- Some strong voice acting
- A few story beats hit their marks
- Atmospheric music
- Too many playable characters
- Naked polygons don’t work for dramatic scenes
- Offers very little agency and replay value
- PlayStation 4 (reviewed), Xbox One, Nintendo Switch, PC, MacOS, Linux
- Developer: Daedalic Entertainment GmbH
- Genre: Narrative adventure
Perhaps you’ll remember that one pivotal revelation, that occurred roughly midway through a running time that’ll occupy a handful of evenings. Maybe a striking view over a utopian-styled cityscape, as seen from a high-rise window. But the majority of the story beats, the motivations of the characters, and the reason why you went through it all? Probably not.
State of Mind is an experience that passionate fans of Telltale Games and Quantic Dream productions will undoubtedly get the most out of. A third-person walk-and-talk ‘em up, with a small degree of open-world exploration to stretch out its waypoint chasing, its story is almost completely linear, with decisions that the various player-controlled characters make having next to no impact on what happens.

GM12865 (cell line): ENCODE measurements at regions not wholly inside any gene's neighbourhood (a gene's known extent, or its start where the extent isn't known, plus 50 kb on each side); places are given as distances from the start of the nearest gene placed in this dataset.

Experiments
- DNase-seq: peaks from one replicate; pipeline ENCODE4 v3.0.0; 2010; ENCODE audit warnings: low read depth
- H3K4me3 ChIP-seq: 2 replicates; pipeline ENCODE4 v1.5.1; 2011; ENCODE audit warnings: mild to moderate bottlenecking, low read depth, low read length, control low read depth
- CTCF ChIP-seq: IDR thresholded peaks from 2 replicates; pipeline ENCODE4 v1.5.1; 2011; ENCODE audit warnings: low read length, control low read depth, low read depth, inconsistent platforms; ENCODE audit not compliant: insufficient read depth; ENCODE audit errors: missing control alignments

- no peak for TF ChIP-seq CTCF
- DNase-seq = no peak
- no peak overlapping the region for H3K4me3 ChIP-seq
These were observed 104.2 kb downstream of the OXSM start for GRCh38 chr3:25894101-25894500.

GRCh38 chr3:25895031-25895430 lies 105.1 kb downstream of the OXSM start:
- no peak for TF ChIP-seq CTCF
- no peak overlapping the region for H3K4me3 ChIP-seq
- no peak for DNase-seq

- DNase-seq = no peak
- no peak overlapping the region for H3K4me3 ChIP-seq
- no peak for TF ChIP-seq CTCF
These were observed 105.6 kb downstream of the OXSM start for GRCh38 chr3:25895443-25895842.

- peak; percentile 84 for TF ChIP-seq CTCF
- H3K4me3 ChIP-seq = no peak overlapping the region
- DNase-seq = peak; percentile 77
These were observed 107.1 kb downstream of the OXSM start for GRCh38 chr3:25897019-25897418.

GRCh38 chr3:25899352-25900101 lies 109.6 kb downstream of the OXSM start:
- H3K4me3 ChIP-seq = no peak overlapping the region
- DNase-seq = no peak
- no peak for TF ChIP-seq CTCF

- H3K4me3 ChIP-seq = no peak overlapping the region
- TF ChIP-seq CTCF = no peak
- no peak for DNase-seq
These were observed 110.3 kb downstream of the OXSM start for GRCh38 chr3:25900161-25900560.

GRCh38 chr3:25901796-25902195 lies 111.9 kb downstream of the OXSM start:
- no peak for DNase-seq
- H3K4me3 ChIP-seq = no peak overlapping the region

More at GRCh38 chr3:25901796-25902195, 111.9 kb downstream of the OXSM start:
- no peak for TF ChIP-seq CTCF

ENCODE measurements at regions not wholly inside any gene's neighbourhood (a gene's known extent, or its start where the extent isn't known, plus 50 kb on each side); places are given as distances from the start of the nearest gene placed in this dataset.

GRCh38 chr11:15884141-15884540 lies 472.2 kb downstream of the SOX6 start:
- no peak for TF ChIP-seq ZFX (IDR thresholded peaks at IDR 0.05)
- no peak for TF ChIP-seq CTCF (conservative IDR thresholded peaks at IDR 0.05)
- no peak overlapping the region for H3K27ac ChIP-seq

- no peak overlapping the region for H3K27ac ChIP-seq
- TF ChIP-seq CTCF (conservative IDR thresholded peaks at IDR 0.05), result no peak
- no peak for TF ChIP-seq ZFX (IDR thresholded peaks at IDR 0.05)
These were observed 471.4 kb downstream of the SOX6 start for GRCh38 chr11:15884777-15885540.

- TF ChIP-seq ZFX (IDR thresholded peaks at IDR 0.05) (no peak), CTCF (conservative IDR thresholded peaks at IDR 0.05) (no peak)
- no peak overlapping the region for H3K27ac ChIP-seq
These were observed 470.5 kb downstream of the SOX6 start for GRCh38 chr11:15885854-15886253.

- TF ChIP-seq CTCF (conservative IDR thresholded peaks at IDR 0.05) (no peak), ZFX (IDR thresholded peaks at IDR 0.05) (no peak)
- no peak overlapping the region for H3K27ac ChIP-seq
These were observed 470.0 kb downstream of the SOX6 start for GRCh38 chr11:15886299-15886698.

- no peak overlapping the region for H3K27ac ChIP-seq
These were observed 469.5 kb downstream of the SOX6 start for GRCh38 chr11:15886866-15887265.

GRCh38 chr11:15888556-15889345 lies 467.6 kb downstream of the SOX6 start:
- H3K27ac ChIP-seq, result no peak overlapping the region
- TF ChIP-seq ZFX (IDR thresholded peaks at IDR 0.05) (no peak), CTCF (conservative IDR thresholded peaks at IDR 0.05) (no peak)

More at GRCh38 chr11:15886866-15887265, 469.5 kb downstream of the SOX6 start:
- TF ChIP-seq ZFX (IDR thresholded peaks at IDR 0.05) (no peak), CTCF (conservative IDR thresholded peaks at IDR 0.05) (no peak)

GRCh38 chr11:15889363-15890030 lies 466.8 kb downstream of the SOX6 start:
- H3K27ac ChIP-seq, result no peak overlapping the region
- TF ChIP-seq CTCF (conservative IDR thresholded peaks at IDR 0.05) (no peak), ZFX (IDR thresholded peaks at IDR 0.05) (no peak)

Until the very end of proceedings, that is, when some literally life-or-death choices need to be made. That these come out of nowhere is just one of the game’s repeated lurches of tone – another arrives when the bearded character on the box art, Richard Nolan, reveals more about himself. Which is to say, you may well hate being in his company long before the end.
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The game’s ever-changing mood is qualified in some measure by the fact that you assume the role of several very different people during a story that tries to twist transhumanism with family breakdowns, the evolution of artificial intelligence and robotics with the mental stresses of sex workers, and corporate greed with terrorist propaganda. Keeping tabs on how this person’s previous activity relates to another’s current objective can be a challenge, albeit more due to the tedium of witnessing so much generic sci-fi hokum play out, rather than any nuanced ties that bind the game’s major players.
State of Mind is absolutely at its best, narratively, when focusing on the smaller things: a homeless, hopeless girl brought in from the cold, rainy New York streets and given a chance to start over; a young boy pulled in every direction by warring parents whose explosive egos have derailed any chance they had of playing happy families. In these scenes, the divisive sheer-polygon aesthetic – and I lean towards the dislike side of that divide – that dominates almost fades away, allowing relatable emotion to come through. Whenever that’s not the case, though, it’s like watching a dystopian soap opera set inside SEGA’s Model 1, Virtua-series engine.
Atmospheric music and a couple of half-decent vocal performances go a long way to anchoring the player to State of Mind’s rain-lashed Berlin of 2048. Not that you’ll always be here, with the game switching both locations and years with head-spinning abandon.